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Nitrogen fertilization did not impact CH4 and N2O emissions in restored agricultural wetlands

 

Restoring drained peatlands is considered a climate change mitigation action. However, mitigating effects of wetlands restored for agricultural production largely depends on management intensity.

In the January-February issue of the Soil Science Society of America Journal, researchers report on the nitrogen (N) fertilization effect on CH4 and N2O emissions in restored peatlands converted to rice production in the Sacramento-San Joaquin Delta, where soil subsidence and intensive greenhouse gas emissions is undermining the sustainability of regional agriculture.  

The team found that N fertilization at rates up to 200% of the commonly applied rate (80 kg N ha-1) lowered grain yields and did not improve plant above- and below-ground biomass production. Additionally, the fertilization did not change plant contribution to soil dissolved organic carbon pools and CH4 emissions, demonstrated by two 13C-CO2 pulse labeling experiments in the field. Ultimately, N fertilization did not affect total annual CH4 and N2O emissions.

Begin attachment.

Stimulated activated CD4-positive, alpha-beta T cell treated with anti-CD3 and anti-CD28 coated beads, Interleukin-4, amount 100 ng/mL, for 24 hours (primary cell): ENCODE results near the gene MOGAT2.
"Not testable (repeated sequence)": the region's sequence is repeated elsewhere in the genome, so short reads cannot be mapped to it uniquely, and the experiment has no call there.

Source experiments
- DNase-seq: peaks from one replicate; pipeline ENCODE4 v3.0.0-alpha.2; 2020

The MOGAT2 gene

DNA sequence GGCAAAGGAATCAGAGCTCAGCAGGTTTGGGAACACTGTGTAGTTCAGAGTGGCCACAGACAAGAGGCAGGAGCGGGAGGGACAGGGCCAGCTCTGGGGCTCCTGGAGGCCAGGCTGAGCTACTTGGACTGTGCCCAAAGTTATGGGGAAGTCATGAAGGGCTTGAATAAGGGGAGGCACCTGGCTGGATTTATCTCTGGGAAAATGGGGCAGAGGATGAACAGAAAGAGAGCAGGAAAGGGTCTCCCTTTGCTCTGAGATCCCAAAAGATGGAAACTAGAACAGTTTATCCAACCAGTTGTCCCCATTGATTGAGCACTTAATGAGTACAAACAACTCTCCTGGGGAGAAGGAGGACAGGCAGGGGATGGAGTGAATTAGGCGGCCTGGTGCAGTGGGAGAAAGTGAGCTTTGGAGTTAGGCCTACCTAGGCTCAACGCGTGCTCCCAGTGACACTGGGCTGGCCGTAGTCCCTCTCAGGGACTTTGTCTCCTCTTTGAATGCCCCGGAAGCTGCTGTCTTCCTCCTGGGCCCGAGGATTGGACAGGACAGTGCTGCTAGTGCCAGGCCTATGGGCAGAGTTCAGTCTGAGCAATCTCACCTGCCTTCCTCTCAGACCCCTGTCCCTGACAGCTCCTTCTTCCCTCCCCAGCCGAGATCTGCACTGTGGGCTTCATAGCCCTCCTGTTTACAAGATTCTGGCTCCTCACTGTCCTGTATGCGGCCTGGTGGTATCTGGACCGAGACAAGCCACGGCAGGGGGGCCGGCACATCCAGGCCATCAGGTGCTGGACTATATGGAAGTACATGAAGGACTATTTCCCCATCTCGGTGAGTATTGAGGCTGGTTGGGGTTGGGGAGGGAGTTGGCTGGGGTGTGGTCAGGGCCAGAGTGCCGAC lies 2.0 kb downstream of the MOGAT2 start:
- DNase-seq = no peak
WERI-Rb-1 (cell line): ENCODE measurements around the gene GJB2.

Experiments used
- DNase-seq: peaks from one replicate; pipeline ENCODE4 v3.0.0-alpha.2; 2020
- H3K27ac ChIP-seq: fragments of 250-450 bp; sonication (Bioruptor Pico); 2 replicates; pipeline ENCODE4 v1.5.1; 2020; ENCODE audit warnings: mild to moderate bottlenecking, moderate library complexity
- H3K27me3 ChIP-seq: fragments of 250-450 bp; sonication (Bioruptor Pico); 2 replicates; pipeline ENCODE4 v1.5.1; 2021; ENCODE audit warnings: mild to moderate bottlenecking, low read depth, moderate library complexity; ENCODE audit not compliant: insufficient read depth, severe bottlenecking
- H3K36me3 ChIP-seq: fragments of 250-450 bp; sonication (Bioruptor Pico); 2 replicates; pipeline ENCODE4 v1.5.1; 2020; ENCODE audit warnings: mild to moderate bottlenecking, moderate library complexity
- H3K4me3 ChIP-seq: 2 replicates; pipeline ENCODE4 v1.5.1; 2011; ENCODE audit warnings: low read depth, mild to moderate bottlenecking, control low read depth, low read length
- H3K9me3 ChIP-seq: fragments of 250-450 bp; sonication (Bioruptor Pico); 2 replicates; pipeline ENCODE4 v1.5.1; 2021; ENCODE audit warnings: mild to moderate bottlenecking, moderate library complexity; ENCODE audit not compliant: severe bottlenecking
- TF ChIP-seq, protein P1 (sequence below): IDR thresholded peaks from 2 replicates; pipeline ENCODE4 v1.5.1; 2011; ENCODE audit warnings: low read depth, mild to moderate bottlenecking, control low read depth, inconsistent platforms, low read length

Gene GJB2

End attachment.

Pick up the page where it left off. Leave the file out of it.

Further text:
Emissions as a function of N addition


This study suggests that N availability is not the limiting factor that regulates CH4 and N2O emissions in these restored degraded peat soils. Management other than N fertilization may determine the effectiveness of rice cultivation as a regional solution to mitigate greenhouse gas emissions in the Delta.

Read the full article in SSSAJ. Free preview May 5 - May 12